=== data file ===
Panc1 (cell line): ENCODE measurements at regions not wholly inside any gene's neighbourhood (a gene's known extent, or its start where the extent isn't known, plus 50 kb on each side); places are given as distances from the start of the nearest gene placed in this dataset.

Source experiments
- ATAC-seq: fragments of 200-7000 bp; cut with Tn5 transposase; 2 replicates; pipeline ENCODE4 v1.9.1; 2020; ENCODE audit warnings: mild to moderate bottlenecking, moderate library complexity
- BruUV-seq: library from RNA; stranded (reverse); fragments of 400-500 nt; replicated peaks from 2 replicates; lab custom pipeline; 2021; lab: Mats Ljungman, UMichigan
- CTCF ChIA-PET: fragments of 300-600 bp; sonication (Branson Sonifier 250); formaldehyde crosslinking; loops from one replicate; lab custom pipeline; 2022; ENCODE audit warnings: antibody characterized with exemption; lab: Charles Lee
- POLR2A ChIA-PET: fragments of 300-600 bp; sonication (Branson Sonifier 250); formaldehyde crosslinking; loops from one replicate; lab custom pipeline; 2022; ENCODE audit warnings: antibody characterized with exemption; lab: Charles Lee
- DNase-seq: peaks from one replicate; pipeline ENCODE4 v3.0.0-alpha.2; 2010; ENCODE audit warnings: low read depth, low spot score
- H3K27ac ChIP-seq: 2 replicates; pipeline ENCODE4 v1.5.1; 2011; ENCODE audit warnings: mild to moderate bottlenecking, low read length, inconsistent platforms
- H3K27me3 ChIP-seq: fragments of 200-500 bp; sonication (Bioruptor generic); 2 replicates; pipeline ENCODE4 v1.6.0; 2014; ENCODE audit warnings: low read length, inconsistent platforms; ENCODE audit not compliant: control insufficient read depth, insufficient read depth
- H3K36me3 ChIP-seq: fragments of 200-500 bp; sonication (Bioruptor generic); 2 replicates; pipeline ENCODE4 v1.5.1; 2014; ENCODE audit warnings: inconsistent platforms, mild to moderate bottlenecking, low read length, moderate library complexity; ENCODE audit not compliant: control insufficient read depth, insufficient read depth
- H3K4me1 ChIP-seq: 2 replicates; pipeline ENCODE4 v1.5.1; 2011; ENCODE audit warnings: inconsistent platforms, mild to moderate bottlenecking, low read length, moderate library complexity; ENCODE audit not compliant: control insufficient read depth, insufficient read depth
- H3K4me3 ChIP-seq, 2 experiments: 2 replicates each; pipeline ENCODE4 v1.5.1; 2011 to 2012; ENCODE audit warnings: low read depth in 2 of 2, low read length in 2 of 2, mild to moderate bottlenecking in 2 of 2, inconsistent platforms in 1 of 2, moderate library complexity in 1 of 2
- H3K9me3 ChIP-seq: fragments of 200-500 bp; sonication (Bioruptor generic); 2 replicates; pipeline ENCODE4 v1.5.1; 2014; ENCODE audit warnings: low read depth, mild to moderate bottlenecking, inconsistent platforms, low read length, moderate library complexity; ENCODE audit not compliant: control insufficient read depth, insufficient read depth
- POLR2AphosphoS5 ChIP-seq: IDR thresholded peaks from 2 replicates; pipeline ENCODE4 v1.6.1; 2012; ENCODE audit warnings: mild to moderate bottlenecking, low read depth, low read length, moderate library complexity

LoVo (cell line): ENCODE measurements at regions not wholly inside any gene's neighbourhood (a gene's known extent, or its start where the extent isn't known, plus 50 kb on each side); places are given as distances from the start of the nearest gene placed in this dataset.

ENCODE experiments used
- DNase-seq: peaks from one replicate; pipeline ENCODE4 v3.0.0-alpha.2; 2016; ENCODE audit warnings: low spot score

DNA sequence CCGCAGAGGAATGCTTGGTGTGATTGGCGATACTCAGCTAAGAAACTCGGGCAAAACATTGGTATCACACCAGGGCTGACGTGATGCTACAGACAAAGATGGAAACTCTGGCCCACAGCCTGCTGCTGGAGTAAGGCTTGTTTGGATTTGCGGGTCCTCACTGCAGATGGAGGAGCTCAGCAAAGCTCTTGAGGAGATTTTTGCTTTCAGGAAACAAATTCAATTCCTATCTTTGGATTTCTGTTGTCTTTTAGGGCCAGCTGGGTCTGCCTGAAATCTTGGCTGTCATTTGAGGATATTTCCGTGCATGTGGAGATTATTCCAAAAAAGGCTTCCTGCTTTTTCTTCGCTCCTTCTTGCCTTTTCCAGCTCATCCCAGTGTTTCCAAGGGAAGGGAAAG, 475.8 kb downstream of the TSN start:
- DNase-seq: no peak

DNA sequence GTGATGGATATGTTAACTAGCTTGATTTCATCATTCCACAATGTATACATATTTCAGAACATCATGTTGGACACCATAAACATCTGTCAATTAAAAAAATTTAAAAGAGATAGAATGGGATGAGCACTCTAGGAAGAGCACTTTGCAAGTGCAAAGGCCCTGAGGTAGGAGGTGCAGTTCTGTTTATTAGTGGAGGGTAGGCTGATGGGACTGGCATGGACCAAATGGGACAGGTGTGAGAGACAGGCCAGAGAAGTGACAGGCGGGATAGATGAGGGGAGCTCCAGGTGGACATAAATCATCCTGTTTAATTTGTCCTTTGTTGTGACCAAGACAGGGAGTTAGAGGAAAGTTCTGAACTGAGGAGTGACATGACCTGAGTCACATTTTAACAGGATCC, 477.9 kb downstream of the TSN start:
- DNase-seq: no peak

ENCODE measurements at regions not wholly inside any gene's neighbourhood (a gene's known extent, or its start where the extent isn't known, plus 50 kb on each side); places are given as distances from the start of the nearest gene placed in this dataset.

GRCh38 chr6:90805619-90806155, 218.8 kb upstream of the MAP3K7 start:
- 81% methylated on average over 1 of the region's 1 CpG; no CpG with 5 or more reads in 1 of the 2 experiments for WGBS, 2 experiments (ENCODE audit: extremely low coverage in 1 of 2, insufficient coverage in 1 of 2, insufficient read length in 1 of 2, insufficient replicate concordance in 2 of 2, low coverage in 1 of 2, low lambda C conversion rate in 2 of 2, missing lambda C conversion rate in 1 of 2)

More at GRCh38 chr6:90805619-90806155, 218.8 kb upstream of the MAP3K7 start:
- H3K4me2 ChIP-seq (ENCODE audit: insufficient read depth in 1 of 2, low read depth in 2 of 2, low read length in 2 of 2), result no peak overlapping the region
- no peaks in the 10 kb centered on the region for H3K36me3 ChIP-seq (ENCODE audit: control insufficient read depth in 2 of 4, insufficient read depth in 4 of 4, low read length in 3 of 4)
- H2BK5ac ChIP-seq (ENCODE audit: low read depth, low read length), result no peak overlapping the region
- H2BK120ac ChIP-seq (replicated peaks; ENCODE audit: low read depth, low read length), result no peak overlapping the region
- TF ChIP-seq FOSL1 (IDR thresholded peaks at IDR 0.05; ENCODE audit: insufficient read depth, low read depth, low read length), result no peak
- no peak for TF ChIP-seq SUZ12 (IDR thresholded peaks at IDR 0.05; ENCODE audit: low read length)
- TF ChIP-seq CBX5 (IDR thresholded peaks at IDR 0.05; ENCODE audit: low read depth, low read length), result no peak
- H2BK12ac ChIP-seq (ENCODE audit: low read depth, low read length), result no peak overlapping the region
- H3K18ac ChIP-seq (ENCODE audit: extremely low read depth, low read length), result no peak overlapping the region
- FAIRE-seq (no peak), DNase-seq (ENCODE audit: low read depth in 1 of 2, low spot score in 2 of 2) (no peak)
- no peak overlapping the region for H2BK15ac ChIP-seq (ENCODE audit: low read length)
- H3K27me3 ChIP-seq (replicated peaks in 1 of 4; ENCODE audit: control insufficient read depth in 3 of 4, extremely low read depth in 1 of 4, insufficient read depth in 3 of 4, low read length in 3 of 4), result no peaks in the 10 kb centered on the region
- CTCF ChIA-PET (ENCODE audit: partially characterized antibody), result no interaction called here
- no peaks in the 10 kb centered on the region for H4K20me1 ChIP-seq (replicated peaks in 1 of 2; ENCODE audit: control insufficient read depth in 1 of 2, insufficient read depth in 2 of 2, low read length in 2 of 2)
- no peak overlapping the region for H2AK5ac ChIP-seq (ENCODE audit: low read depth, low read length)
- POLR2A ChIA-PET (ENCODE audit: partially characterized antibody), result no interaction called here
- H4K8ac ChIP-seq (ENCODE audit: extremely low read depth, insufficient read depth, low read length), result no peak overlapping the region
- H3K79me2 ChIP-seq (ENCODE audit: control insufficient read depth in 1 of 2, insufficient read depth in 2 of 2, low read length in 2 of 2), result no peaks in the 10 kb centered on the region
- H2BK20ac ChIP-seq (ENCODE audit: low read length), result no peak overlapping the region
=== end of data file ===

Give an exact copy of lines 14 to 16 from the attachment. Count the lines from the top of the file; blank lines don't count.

- POLR2AphosphoS5 ChIP-seq: IDR thresholded peaks from 2 replicates; pipeline ENCODE4 v1.6.1; 2012; ENCODE audit warnings: mild to moderate bottlenecking, low read depth, low read length, moderate library complexity

LoVo (cell line): ENCODE measurements at regions not wholly inside any gene's neighbourhood (a gene's known extent, or its start where the extent isn't known, plus 50 kb on each side); places are given as distances from the start of the nearest gene placed in this dataset.

ENCODE experiments used